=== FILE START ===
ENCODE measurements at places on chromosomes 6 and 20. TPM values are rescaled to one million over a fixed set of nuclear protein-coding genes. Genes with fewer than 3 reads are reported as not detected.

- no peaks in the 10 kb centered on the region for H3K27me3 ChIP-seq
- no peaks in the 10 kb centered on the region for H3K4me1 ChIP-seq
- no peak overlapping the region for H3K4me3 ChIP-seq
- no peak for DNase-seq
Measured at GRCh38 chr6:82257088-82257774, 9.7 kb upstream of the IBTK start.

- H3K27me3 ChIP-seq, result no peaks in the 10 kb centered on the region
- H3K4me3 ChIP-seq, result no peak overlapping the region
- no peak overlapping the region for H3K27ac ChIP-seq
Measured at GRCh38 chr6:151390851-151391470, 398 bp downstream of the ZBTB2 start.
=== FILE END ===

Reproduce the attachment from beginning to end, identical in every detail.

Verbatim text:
ENCODE measurements at places on chromosomes 6 and 20. TPM values are rescaled to one million over a fixed set of nuclear protein-coding genes. Genes with fewer than 3 reads are reported as not detected.

- no peaks in the 10 kb centered on the region for H3K27me3 ChIP-seq
- no peaks in the 10 kb centered on the region for H3K4me1 ChIP-seq
- no peak overlapping the region for H3K4me3 ChIP-seq
- no peak for DNase-seq
Measured at GRCh38 chr6:82257088-82257774, 9.7 kb upstream of the IBTK start.

- H3K27me3 ChIP-seq, result no peaks in the 10 kb centered on the region
- H3K4me3 ChIP-seq, result no peak overlapping the region
- no peak overlapping the region for H3K27ac ChIP-seq
Measured at GRCh38 chr6:151390851-151391470, 398 bp downstream of the ZBTB2 start.